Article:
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Nakajima J1N1-S Gekko

by Chris Wauchop

 

Nakajima J1N1-S Gekko Type 11 (early)

images and text by Brett Green


Tamiya's 1/48 scale J1N1S Gekko is available online from Squadron.com

 

Introduction

 

Here is Chris Wauchop's Nakajima N1J1-S Gekko Type 11 night fighter from Tamiya in 1/48 scale.

Chris reported that this kit was beautifully detailed and that construction was effortless.

 

 

Construction

 

Tamiya's 1/48 scale Gekko was built basically out of the box, with the only additions being simple enhancements from material at hand.

In the cockpit, harnesses were added from strips of lead foil. Buckles were not visible in reference photos so were omitted.

The interior of the airframe received a base coat of Tamiya's recently released Titanium Silver enamel paint. Chris was very impressed with the finish and the smooth application out of his Testor A470 airbrush. A mix of Tamiya Clear Blue and Clear Green in equal portions was sprayed over the silver base coat for the Aotake sections.

The struts holding the canopy open were added from stretched sprue. Stretched sprue was also used to represent the small horizontal brace on the tail wheel; the handholds protruding from the fuselage sides and the landing gear indicators on the wings..

 

 

The cover for the oblique cannon in the fuselage was left unglued. The fit was so good that there were no gaps when the part was pressed shut, and it can also be displayed open when desired.

Gun barrel ends were hollowed out with a scalpel blade. The machine gun assembly, framework and gun barrels were painted Tamiya Flat Black then burnished with a 2B lead pencil.

The solid clear styrene tail light enclosed within the rudder was drilled with a pin vise to represent a light bulb. This light did not receive any further painting.

Tyres were flattened with a sanding stick and solder was used for the brake lines.

 

 

Painting and Markings

 

The overall camouflage colour is a mix of Gunze IJN Green and Tamiya IJN Green, warmed slightly with Tamiya IJA Green. The mix consisted equal parts of the three colours.

 

 

Chris employed his usual method of post-shading the panel lines for the model. This method comprises airbrushing a very thin mix of brown and black along the panel lines. This is followed by a thin semi-gloss black heavily thinned with water, applied directly to all panel lines using a 10/0 brush.

The centre of each panel was lightly oversprayed with the base colour mixed with Tamiya Yellow Green. This was very thinly and lightly applied. Vertical streaks were also added using this same colour.

The engine cowls were painted with a 50:50 mix of Tamiya Flat Dark Blue and Flat Black. These parts were then polished with a nail buffer prior to assembly. Gunze Rust was used for the flame dampers. The basic red colour was weathered with Chris's thin black/brown mix.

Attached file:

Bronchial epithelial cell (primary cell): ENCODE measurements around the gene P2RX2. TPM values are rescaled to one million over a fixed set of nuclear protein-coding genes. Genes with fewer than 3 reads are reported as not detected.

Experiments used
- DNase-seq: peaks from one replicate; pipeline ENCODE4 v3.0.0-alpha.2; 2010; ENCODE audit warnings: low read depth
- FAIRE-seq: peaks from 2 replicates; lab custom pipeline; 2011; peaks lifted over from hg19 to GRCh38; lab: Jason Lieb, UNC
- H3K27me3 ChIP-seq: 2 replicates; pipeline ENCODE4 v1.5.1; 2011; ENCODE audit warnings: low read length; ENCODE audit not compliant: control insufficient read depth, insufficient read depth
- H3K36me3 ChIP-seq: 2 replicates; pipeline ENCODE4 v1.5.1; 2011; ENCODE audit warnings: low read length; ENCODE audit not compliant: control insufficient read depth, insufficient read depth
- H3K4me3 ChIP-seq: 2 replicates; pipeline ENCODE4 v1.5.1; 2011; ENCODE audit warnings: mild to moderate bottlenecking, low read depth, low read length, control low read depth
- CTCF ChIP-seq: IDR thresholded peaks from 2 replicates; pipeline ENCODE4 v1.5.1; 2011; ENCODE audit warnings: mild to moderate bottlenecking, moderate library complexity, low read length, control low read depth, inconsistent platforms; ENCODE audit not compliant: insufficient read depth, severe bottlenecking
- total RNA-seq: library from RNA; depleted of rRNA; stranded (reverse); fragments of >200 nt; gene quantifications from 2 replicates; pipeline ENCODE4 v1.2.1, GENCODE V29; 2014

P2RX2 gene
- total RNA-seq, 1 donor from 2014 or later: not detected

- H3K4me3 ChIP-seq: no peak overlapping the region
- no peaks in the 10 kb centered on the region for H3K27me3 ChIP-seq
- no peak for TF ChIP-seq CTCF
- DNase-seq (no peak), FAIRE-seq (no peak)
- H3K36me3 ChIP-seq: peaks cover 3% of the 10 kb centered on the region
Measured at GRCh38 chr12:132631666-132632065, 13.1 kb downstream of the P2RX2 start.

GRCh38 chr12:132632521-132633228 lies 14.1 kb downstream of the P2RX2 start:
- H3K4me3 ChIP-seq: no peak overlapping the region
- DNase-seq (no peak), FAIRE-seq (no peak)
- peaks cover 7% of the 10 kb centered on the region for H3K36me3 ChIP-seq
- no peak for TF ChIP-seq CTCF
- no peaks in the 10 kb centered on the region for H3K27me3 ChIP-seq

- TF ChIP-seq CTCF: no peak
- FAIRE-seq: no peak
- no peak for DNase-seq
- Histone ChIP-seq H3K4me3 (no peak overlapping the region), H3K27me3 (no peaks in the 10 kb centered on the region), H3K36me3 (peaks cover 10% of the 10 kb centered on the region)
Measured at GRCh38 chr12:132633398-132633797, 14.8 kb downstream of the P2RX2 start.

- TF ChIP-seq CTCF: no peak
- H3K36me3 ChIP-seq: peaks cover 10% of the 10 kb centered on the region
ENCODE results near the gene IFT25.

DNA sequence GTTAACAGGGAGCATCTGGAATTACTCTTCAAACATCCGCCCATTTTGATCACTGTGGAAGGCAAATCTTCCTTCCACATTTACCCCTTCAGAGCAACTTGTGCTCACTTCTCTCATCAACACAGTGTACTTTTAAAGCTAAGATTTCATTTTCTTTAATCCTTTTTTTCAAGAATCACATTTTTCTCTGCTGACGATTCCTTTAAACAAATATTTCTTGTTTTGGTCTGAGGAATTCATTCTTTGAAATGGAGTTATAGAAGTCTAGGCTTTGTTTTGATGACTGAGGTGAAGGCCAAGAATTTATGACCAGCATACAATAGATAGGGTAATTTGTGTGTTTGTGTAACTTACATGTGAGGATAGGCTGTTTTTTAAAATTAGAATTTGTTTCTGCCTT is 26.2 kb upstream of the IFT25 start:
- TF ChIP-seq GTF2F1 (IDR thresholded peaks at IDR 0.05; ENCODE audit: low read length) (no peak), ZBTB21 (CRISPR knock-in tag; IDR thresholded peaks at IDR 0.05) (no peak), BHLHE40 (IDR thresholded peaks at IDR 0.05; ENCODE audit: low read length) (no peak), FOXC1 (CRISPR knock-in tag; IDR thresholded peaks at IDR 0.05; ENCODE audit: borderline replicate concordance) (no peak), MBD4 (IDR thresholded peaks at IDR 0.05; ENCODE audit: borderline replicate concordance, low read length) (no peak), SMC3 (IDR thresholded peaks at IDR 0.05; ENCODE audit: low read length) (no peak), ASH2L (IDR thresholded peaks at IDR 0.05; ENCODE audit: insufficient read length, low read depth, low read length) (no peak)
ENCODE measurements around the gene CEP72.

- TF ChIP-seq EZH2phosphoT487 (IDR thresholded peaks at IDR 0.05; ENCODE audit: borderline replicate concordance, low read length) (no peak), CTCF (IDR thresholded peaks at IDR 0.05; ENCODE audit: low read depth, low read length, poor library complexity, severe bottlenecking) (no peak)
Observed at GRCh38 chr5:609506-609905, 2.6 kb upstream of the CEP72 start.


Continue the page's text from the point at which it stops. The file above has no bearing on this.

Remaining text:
Propeller blades are Tamiya XF-64 Red Brown, subtly shaded along the edges with black.

The impressive paint chipping effect was achieved exclusively with a silver artist's pencil. Even the heavy wear on the wing roots was applied by gradually building up tiny dots from the tip of the silver pencil.

Chris has just started dipping his canopies in Future to improve shine and clarity, but he has not had much luck so far. Although he is using Future from the same bottle as mine (I decanted some of the original American formula into a jar for him) and using Tamiya masking tape as I do, he has had problems with the Future lifting from the clear parts when the masking tape is removed. He encountered that problem on this canopy too - on the port quarter window of the windscreen - but managed to hide the resulting flaw. This is a bit of a mystery, as I have never had any such problem. I am sure that Chris would be grateful for any suggestions to avoid this problem!

The canopy frames were masked with Tamiya masking tape. To further highlight this prominent area, a thin wash of acrylic black paint was run along the edges of each canopy frame. The effect is subtle, but certainly adds depth to the framing.

Kit decals were used exclusively with the assistance of Gunze Mr Mark Softer decal softening solution. Chris mentioned that, although many people comment about Tamiya decals being thick and difficult to use, he never has any trouble with the kit markings.

Smoke-coloured invisible mending thread (nylon monofilament) was employed for the aerial wires both underneath the fuselage and also from the starboard wingtip to the starboard aileron tip. The highly exposed location of this wire almost guarantees that it will be snapped off by a careless handler in the near future!

 

 

 

 

Additional Images

 

Click on the thumbnails below to view larger images:


Model by Chris Wauchop
Images and Text Copyright 2003 by Brett Green  
Page Created 08 April, 2003
Last Updated 17 March, 2004

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